Going From Suburbia to Intown Living

Over the past few months, there have been several articles posted on the internet about how large groups of people are moving from the suburbs into the city.

The trend of homeowners leaving the surburbs for a more urban lifestyle, has caused home prices in some urban neighborhoods to sky rocket. This has been particularly the case in Atlanta, Georgia. For many years the suburban areas of Atlanta experienced a lot of residential growth. This included suburban communities such as Roswell, Peachtree City, Duluth and Roswell. However in more recent years many suburban residents began complaining about their long daily commutes. Although there are some residents fortunate enough to work near their homes, the majority work in the midtown and downtown areas. For them a typical morning commute can take two hours or more. This long daily grind finally started taking a toll on their bodies and cars. So in order to cut down on their commute, many sold their homes in the suburbs and moved into the city. Some of the intown areas that have seen the most influx of people include the Old Fourth Ward district, Edgewood and Grant Park.

In addition to wanting to cut back on their daily commute times, many former suburbanites moved into the city so they could be closer to grocery stores and restaurants and also have more access to community parks and sidewalks.

Prior to these influx of people, homes in these areas were selling for between forty and seventy five thousand dollars. Now however many of these same homes are selling for two hundred and fifty thousand dollars or more. While the surge in home prices has been a positive thing for local area businesses and counties, it has been somewhat of a negative thing for long time in-town residents. Many are now being forced out of their homes because they can no longer afford to pay the yearly property taxes. In some cases property taxes have increased by seventy five percent. Which has made the average yearly tax bill range from thirty five hundred to six thousand dollars. This is quite a financial shock and for a person who previously only paid a few hundred dollars a year in property taxes.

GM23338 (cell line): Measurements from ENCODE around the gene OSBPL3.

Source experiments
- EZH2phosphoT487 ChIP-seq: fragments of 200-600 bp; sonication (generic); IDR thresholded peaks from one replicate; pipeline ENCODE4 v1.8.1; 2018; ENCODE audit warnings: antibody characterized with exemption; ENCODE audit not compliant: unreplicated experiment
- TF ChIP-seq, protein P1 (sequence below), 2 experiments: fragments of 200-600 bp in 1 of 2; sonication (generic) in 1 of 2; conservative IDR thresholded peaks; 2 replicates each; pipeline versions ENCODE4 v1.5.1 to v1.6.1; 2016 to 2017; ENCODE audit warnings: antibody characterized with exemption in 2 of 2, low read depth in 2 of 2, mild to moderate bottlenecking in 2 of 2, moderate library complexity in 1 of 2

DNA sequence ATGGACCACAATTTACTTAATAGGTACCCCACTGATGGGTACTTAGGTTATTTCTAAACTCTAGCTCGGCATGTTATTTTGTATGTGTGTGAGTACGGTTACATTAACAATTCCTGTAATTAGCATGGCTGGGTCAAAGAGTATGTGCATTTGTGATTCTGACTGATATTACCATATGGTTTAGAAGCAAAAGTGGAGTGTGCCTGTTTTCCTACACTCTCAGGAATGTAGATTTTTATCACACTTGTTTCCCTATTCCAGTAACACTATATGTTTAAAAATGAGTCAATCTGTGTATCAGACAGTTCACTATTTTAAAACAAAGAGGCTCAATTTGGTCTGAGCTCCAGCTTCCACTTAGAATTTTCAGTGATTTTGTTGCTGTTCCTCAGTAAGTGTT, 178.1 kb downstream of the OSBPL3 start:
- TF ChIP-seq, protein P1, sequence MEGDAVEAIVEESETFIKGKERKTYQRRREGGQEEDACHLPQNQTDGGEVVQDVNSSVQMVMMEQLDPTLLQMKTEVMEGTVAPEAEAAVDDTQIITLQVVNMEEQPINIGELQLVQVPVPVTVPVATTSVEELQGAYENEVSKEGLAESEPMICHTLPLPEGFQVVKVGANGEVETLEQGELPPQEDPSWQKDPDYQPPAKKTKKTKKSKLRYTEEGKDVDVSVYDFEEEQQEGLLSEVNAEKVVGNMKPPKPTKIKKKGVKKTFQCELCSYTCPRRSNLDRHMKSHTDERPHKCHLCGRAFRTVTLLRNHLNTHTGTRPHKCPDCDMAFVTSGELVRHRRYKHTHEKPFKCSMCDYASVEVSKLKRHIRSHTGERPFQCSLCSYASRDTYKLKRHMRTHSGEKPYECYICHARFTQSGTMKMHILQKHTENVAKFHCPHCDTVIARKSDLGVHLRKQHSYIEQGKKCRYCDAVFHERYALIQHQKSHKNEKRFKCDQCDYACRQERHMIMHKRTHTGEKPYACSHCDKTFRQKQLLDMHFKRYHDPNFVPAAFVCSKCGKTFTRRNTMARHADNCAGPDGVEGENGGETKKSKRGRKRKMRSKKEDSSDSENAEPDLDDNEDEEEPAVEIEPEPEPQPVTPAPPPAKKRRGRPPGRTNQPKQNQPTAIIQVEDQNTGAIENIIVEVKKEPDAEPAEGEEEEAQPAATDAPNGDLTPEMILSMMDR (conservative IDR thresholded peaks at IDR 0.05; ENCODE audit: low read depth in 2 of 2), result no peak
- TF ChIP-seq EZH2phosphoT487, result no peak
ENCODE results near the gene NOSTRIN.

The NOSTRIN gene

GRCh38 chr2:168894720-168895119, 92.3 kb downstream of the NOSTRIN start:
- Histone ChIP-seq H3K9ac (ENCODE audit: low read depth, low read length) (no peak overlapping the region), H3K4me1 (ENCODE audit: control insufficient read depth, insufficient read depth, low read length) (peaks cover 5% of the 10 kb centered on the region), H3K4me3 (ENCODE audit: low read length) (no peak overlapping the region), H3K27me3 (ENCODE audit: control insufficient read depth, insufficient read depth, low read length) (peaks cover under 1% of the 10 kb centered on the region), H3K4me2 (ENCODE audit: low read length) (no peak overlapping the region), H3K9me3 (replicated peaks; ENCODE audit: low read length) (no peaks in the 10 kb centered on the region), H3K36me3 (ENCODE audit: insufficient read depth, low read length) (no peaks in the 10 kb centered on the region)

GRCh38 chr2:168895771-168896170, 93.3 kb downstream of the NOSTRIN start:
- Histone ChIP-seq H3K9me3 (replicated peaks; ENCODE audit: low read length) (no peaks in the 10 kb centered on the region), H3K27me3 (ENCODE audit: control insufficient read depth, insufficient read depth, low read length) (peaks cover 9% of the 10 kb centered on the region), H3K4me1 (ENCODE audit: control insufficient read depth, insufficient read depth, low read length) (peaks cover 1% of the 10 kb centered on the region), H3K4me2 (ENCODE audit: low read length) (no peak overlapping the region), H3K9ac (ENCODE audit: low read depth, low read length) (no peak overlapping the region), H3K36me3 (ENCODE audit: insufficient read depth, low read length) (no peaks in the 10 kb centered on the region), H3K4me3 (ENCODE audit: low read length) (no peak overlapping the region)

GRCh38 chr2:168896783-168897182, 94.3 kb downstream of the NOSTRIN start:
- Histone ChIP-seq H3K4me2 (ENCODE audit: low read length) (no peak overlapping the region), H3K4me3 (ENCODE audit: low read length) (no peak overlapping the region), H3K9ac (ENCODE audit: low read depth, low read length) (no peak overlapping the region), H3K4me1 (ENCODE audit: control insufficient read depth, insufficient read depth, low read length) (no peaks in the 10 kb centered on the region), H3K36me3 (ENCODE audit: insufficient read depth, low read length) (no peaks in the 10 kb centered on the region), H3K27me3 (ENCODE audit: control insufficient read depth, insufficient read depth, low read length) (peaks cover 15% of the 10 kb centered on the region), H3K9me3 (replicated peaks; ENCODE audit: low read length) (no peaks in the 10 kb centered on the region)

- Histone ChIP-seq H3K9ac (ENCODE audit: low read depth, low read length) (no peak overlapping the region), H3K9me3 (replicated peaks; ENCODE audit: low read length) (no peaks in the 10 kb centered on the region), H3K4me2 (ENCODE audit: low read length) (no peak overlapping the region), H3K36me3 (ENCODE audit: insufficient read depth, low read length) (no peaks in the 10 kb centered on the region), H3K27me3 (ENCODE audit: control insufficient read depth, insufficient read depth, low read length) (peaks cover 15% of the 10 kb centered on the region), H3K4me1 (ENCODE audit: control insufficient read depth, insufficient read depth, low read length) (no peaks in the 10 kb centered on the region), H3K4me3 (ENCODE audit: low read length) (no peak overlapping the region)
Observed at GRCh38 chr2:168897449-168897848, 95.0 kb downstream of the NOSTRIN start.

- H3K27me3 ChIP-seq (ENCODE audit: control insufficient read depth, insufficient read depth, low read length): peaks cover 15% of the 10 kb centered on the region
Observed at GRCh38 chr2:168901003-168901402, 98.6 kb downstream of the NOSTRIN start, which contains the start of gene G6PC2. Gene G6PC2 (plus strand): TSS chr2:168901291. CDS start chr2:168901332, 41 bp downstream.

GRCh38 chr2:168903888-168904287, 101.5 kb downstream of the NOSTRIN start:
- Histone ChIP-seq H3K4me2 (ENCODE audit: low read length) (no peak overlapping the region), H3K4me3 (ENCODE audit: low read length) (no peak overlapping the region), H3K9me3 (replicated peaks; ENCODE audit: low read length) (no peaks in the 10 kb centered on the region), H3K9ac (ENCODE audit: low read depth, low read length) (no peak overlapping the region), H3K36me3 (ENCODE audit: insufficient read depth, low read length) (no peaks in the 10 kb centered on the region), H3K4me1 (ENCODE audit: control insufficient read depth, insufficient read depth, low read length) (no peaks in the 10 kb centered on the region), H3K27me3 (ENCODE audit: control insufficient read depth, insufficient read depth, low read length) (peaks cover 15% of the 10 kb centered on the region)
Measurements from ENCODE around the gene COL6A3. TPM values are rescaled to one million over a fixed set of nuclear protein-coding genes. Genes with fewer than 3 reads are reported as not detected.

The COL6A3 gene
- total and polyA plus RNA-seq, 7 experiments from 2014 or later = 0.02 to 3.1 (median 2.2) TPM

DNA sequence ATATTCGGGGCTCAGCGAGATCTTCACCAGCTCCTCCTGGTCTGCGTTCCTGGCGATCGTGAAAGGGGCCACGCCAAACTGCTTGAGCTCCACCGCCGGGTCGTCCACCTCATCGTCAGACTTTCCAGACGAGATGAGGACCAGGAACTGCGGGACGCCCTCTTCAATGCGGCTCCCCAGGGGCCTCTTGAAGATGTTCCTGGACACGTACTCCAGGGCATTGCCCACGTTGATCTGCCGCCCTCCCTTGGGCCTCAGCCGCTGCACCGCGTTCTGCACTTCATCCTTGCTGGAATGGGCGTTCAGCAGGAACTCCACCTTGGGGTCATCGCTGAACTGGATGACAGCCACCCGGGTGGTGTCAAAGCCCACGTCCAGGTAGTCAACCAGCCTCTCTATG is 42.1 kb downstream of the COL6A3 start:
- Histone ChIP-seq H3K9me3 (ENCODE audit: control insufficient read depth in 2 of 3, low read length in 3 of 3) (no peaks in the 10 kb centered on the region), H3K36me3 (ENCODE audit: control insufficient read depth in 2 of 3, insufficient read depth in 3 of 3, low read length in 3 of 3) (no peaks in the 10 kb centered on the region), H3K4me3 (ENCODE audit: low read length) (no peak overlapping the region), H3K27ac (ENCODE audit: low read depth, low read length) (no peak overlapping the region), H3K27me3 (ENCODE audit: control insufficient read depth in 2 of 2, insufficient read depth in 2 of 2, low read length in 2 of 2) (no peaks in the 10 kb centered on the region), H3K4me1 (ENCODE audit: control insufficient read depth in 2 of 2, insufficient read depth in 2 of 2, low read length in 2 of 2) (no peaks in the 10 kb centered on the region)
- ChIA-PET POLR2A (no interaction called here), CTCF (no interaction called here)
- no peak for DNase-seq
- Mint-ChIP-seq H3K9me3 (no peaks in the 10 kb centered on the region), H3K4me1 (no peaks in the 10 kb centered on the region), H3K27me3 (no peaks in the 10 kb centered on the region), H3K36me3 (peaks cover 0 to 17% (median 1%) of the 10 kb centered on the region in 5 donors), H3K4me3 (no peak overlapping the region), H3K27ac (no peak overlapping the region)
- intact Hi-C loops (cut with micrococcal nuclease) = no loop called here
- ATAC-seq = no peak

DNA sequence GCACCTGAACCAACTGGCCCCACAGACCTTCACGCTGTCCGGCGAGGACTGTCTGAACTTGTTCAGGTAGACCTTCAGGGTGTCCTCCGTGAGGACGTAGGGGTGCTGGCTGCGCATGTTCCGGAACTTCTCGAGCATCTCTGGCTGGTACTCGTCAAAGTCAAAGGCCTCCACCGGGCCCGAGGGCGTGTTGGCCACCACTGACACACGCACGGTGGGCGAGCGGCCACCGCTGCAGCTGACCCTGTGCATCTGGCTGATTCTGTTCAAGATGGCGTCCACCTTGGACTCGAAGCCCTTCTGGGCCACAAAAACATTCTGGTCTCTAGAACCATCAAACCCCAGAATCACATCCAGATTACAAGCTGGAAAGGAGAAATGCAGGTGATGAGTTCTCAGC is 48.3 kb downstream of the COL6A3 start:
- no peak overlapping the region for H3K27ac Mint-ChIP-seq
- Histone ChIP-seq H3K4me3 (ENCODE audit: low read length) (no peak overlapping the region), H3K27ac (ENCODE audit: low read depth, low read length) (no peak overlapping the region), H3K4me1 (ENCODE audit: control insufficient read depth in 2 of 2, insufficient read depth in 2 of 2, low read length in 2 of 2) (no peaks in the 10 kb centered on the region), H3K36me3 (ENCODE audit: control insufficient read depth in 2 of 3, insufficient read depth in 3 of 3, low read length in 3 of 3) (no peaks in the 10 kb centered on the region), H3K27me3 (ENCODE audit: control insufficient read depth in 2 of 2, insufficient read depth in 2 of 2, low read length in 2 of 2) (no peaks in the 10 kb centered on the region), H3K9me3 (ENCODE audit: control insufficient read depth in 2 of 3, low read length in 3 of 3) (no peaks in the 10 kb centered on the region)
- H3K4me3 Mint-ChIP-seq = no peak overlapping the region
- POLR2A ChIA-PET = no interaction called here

Some industry analysts believe that this increase in property taxes will lead to large numbers of long time in-town residents moving to the suburbs where property taxes are cheaper. However for the residents who don’t have cars, moving to the suburbs may not be a good option. In Atlanta, some of the suburban areas have limited bus service but most don’t have any public transportation service at all.
Other cities experiencing in-town growth include Cleveland, Austin and Charlotte.

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